This charming work by Mr. Alexander Fisher may fairly be considered not only the best thing of the kind that he has done, but perhaps the best piece of original jewellery that has been publicly exhibited in England since the movement in the genre was started. The belt was shown in parts at the Royal Academy, and when completed, at the New Gallery. It owes its name to the fact that it is composed of links on which are enamelled representations of scenes from the whole of Wagner's operas, there being one illustration to each piece. The links between are in chiselled steel and are set with precious stones. The Wagner Belt was the first belt of its kind, and set a fashion in jewellery which has since had a great vogue. Next month we shall show an example of another kind of artistic-metal work by Mr. Fisher, which will be found hardly less worthy of his reputation as a master designer and" master craftsman.

Clasp of the Wagner Belt (full size) shown on the opposite page. By Alexander Fisher.

Clasp of the Wagner Belt (full size) shown on the opposite page. By Alexander Fisher.

Stiffs And Tissues are not to be classified by their designs alone, and he who attempts to do so will find himself constantly in error. It is known, for instance, that the stuffs of the Italian Renaissance were copied extensively in France under Louis XIII. and Louis XIV. The magnificent tissues manufactured for the use of the Catholic Church are generally of old design, even at the present clay. It is necessary, therefore, to have some knowledge of the technique of weaving, dying, and spinning to he able to tell at a glance the products of the spinning-jenny and the Jacquard loom from those of more primitive machinery, and to know what reagents to apply to determine the chemical composition of a dye. It does not fall within the province of this magazine to teach chemistry or give diagrams of machinery; but luckily this knowledge is easily acquired elsewhere; and armed with it the collector is proof against attempts to palm off on him modern reproductions for old stuffs. Besides which, the latter have a certain aspect easily recognised but difficult to imitate, so that on the whole there are perhaps fewer frauds committed in this department of art than in any other.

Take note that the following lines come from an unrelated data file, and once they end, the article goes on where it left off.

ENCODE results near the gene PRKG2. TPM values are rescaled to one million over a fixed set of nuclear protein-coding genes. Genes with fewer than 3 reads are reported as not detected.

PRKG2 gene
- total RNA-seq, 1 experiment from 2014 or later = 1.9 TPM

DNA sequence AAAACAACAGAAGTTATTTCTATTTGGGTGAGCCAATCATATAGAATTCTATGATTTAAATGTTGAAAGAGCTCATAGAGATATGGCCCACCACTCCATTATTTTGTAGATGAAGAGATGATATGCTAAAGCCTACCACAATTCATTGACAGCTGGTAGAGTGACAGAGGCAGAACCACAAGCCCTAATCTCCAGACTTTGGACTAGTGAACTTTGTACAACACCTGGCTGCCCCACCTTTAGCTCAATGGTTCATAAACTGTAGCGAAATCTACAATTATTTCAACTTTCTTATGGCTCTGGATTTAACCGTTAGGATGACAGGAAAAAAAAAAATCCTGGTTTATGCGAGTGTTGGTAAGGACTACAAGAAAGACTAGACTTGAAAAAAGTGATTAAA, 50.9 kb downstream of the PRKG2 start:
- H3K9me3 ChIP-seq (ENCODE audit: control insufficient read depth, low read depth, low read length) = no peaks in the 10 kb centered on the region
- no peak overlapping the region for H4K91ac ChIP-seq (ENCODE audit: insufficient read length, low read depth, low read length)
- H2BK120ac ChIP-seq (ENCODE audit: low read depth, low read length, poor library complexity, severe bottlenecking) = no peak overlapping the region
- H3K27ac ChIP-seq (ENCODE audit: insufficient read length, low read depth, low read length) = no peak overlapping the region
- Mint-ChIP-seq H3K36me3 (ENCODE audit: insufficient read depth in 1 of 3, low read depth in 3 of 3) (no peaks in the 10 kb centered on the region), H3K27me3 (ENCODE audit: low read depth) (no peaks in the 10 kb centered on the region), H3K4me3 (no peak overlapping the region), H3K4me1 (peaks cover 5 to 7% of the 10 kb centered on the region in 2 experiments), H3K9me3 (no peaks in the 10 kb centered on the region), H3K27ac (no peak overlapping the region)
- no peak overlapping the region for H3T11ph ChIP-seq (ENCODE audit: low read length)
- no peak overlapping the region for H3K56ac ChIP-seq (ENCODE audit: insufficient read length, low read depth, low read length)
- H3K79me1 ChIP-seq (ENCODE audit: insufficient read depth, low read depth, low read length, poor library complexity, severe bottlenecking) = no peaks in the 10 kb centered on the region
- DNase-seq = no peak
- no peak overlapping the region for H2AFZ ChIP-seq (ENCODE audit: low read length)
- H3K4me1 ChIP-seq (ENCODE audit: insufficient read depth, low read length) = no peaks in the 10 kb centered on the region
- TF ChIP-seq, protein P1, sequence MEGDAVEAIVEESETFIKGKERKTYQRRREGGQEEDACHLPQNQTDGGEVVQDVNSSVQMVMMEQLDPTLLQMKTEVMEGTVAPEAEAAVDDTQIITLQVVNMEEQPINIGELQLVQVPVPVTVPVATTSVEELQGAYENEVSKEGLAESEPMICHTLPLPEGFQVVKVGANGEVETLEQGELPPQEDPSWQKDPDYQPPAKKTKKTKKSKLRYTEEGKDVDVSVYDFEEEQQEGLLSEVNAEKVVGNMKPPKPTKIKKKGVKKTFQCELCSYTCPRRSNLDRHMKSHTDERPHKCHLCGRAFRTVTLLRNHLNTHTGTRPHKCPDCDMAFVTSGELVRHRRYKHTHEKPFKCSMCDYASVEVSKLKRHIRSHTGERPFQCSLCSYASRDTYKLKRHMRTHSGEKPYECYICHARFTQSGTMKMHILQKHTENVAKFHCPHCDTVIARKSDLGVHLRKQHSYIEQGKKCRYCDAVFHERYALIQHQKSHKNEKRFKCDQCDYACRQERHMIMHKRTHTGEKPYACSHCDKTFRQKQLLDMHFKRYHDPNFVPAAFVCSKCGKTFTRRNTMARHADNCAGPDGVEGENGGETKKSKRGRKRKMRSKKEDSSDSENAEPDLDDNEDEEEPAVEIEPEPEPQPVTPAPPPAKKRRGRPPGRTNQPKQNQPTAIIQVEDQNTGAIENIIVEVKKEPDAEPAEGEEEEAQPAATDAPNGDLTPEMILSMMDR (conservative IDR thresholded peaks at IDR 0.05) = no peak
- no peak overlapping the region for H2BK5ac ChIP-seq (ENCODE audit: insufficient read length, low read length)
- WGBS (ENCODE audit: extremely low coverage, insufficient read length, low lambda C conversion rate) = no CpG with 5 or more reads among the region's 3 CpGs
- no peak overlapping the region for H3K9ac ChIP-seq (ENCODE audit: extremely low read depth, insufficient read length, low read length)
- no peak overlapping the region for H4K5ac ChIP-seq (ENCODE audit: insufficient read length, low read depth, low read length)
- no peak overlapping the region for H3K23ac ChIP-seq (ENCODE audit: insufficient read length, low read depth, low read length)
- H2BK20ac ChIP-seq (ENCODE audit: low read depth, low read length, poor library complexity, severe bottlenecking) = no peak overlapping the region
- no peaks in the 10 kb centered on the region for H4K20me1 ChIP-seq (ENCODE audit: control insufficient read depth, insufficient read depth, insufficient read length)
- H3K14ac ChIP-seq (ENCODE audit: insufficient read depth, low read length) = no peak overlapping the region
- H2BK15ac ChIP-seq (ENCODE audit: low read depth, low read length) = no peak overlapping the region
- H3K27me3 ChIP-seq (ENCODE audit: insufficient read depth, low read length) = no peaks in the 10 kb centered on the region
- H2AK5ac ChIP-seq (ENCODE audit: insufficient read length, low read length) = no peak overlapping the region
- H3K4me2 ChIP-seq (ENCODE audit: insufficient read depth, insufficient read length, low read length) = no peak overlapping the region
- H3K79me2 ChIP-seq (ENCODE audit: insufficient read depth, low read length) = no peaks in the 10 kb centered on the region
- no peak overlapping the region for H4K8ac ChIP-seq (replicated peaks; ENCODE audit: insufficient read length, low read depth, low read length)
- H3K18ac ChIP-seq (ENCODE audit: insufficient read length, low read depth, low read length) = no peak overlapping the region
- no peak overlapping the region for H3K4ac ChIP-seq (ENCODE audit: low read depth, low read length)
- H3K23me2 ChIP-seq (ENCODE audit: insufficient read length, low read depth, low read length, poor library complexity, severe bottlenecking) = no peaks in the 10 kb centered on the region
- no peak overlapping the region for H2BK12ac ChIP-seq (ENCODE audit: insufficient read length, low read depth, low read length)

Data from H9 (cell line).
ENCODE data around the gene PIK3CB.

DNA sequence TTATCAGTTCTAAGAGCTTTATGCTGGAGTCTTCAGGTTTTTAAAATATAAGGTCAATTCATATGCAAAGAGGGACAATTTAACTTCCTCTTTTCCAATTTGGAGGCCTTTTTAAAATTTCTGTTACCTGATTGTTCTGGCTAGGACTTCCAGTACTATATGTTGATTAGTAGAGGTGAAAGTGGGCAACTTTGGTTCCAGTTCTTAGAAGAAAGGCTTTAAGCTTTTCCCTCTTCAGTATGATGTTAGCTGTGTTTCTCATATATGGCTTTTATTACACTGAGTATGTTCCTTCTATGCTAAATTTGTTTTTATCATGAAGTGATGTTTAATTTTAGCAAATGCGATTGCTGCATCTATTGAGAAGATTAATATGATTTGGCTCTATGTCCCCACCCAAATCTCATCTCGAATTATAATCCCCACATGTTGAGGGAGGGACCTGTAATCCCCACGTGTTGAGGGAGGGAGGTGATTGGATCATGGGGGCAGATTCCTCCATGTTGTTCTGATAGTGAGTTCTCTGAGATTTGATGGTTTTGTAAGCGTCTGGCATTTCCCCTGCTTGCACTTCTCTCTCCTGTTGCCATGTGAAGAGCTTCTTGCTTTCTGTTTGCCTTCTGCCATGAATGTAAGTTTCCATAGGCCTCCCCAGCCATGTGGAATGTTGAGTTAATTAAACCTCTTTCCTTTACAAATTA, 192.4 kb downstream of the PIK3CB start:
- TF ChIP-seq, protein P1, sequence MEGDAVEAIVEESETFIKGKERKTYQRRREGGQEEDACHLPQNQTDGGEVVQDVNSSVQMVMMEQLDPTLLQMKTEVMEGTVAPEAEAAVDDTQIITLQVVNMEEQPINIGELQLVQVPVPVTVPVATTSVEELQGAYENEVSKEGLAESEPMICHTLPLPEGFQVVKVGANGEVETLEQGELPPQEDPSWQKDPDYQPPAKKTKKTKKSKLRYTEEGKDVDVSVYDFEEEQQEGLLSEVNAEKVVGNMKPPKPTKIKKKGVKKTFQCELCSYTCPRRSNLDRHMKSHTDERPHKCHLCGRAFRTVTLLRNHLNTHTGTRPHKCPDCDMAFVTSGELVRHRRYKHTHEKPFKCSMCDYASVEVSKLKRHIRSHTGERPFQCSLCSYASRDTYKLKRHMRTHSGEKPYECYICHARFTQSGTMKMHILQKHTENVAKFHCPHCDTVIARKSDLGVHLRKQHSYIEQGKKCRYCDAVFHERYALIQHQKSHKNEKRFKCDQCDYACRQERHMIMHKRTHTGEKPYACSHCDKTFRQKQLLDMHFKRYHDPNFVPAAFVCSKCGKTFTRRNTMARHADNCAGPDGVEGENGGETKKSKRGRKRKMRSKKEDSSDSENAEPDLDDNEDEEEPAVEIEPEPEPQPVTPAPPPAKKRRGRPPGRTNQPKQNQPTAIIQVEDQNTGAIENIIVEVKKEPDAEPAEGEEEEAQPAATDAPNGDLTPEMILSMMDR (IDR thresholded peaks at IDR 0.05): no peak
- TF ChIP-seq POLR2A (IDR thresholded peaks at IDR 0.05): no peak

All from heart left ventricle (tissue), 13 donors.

The lampas, brocatelles, satins, brocades, and damasks of our days are not made to last long. Though copied on the old styles, vet the styles succeed one another too quickly in the fashions for it to be worth while to manufacture durable goods. It is the same with velvets, cut 01 uncut, stamped or raised, flowered, reticulated, diapered, or branched - all can readily be distinguished from the old models. These stulls cannot be "aged" by any known process. Acids discolour them frightfully; the sun completely bleaches away some of their aniline dyes and hardly affects the others, producing an inharmonious look quite the opposite of that of a piece of a softly tinted old textile.

The Wagner Belt 31Belt in Steel and Enamels: Subjects from Wagner's Operas. By Alexander Fisher.

Belt in Steel and Enamels: Subjects from Wagner's Operas. By Alexander Fisher.

A valuable test by which to distinguish ancient tissues from modern consists simply in noticing the repetitions of the design. At the point or along the line where a repetition begins, in work done on the hand loom, there is always a good deal of irregularity. It is this irregularity that gives life to the old stuffs. It can be reproduced from place to place on the Jacquard loom, but of course at a heavy cost. Still, there always recurs in a length of stuff a place where the design is repeated line for line, thread for thread, with absolute correctness. Such repetitions never occur in old work. They are the distinctive sign of modern work.